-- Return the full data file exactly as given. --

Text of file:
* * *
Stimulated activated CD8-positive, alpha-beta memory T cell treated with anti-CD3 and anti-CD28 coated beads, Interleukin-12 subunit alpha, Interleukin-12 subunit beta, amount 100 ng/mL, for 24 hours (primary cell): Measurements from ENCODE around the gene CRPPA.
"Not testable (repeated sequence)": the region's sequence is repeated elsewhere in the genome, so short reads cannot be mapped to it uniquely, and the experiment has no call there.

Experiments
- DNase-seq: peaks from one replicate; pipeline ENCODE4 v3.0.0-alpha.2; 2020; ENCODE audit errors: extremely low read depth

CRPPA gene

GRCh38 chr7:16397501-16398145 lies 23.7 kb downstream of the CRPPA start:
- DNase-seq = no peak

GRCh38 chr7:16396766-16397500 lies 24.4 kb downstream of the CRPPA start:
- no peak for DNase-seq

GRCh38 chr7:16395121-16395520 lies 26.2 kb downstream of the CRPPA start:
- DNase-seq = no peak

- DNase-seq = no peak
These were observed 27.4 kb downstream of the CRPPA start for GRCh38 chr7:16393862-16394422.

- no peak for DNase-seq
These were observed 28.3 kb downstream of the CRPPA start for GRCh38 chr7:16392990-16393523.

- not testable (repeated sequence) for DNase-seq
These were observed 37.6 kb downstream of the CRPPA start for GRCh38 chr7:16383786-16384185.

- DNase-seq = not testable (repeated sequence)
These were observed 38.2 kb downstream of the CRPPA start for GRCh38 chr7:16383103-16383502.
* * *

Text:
Stimulated activated CD8-positive, alpha-beta memory T cell treated with anti-CD3 and anti-CD28 coated beads, Interleukin-12 subunit alpha, Interleukin-12 subunit beta, amount 100 ng/mL, for 24 hours (primary cell): Measurements from ENCODE around the gene CRPPA.
"Not testable (repeated sequence)": the region's sequence is repeated elsewhere in the genome, so short reads cannot be mapped to it uniquely, and the experiment has no call there.

Experiments
- DNase-seq: peaks from one replicate; pipeline ENCODE4 v3.0.0-alpha.2; 2020; ENCODE audit errors: extremely low read depth

CRPPA gene

GRCh38 chr7:16397501-16398145 lies 23.7 kb downstream of the CRPPA start:
- DNase-seq = no peak

GRCh38 chr7:16396766-16397500 lies 24.4 kb downstream of the CRPPA start:
- no peak for DNase-seq

GRCh38 chr7:16395121-16395520 lies 26.2 kb downstream of the CRPPA start:
- DNase-seq = no peak

- DNase-seq = no peak
These were observed 27.4 kb downstream of the CRPPA start for GRCh38 chr7:16393862-16394422.

- no peak for DNase-seq
These were observed 28.3 kb downstream of the CRPPA start for GRCh38 chr7:16392990-16393523.

- not testable (repeated sequence) for DNase-seq
These were observed 37.6 kb downstream of the CRPPA start for GRCh38 chr7:16383786-16384185.

- DNase-seq = not testable (repeated sequence)
These were observed 38.2 kb downstream of the CRPPA start for GRCh38 chr7:16383103-16383502.